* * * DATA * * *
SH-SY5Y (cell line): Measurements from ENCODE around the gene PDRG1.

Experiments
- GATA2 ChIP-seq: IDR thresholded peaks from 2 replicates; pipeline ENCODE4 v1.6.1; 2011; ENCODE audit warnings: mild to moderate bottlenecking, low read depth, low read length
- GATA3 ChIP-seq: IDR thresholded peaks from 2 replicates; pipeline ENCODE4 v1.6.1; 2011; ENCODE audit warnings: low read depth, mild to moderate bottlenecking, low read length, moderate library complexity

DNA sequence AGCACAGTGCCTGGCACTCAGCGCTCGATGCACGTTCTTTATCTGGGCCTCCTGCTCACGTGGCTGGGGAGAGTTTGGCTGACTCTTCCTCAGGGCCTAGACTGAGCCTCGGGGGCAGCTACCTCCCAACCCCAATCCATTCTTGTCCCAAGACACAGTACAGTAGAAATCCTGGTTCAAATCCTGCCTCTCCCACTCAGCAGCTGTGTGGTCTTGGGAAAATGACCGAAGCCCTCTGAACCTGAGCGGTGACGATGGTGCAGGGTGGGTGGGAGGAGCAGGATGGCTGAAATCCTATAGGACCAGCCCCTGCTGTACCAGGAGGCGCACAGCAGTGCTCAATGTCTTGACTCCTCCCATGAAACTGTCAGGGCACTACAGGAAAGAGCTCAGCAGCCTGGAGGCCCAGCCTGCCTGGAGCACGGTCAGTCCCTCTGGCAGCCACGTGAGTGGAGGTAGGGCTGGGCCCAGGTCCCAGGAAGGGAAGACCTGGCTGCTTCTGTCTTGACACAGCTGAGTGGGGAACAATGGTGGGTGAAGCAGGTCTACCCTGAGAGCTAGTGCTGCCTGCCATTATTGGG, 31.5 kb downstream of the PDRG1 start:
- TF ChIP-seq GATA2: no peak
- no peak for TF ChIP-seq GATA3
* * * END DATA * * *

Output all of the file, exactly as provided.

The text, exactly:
SH-SY5Y (cell line): Measurements from ENCODE around the gene PDRG1.

Experiments
- GATA2 ChIP-seq: IDR thresholded peaks from 2 replicates; pipeline ENCODE4 v1.6.1; 2011; ENCODE audit warnings: mild to moderate bottlenecking, low read depth, low read length
- GATA3 ChIP-seq: IDR thresholded peaks from 2 replicates; pipeline ENCODE4 v1.6.1; 2011; ENCODE audit warnings: low read depth, mild to moderate bottlenecking, low read length, moderate library complexity

DNA sequence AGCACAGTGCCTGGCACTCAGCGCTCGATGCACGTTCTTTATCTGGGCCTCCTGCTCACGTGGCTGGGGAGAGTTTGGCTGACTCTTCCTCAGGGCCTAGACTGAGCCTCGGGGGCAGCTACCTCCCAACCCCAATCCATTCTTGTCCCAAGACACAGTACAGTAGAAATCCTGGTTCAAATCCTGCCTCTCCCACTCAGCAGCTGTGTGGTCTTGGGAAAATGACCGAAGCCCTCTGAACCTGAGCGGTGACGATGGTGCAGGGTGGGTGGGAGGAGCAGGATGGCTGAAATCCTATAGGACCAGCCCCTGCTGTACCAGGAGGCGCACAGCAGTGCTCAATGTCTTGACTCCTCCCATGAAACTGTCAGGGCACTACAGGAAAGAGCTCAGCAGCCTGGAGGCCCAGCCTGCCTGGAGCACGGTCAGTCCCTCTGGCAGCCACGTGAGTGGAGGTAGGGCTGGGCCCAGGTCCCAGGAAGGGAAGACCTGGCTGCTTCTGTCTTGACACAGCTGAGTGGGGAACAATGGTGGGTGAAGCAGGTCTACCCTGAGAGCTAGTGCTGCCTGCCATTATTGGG, 31.5 kb downstream of the PDRG1 start:
- TF ChIP-seq GATA2: no peak
- no peak for TF ChIP-seq GATA3